Aggregated personality, climate and demographic factors as predictors of departmental shrinkage

Stephen Z. Levine, Chris J. Jackson

Research output: Contribution to journalArticlepeer-review

Abstract

The present study investigated how demographic, personality, and climate variables act to predict departmental theft. Participants in the current field survey were 153 employees from 17 departments across two stores. The results of confirmatory factor analyses supported the construct validity of the Big Five Inventory (John, Donahue, & Kentle, 1991) and the Occupational Climate Questionnaire (Furnham & Gunter, 1997) in UK work settings. The results of regression analysis indicate that the variability in departmental theft is accountable in terms of a linear combination of demographic, personality, and climate factors. We concluded that an expanded theoretical perspective (utilizing demographic, personality, and climate variables) explained more variance than might otherwise be expected from any single perspective. Indeed, climate, personality, and demographic variables operated legitimately at the departmental level. Finally, we explained aggregated personality as a form of social interaction which is the by-product of individual differences.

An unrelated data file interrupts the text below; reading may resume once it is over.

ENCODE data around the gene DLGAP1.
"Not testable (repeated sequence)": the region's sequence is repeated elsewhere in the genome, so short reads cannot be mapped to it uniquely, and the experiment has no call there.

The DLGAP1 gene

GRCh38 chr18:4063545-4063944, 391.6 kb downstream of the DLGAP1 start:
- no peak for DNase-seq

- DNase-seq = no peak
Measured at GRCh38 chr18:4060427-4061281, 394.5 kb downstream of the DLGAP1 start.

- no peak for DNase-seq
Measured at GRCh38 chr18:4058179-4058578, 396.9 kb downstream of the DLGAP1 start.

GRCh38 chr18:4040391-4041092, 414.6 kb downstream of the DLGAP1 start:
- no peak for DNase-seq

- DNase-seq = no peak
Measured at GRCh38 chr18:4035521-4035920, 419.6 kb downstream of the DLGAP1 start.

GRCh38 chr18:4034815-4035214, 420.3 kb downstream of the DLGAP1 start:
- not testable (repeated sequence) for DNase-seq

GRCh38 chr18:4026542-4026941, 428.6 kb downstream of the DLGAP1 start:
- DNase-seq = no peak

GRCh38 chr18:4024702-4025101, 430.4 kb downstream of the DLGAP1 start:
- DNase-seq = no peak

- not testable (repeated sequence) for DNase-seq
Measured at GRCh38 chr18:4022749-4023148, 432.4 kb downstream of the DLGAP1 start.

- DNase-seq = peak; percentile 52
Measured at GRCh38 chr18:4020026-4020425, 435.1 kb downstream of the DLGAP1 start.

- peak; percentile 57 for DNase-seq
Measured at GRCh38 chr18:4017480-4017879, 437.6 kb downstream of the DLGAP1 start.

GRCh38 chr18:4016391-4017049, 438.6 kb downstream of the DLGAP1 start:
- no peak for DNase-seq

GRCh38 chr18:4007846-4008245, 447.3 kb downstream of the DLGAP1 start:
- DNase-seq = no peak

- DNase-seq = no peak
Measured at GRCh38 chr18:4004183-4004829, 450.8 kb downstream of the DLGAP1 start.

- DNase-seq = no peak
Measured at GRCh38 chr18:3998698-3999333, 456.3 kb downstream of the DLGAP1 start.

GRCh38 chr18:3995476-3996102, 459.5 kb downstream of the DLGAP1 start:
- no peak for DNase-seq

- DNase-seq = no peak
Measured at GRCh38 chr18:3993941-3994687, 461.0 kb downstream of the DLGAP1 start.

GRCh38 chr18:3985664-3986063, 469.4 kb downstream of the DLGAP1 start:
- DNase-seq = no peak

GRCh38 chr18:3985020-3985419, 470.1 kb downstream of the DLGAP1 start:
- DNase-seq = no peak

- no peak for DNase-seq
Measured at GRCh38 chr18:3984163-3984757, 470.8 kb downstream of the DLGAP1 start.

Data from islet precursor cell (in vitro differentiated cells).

Original languageEnglish
Pages (from-to)287-297
Number of pages11
JournalJournal of Business and Psychology
Volume17
Issue number2
DOIs
StatePublished - 2002
Externally publishedYes

Keywords

  • Aggregated personality
  • Occupational climate
  • Shrinkage
  • Theft

ASJC Scopus subject areas

  • Business and International Management
  • Business, Management and Accounting (all)
  • Applied Psychology
  • Psychology (all)

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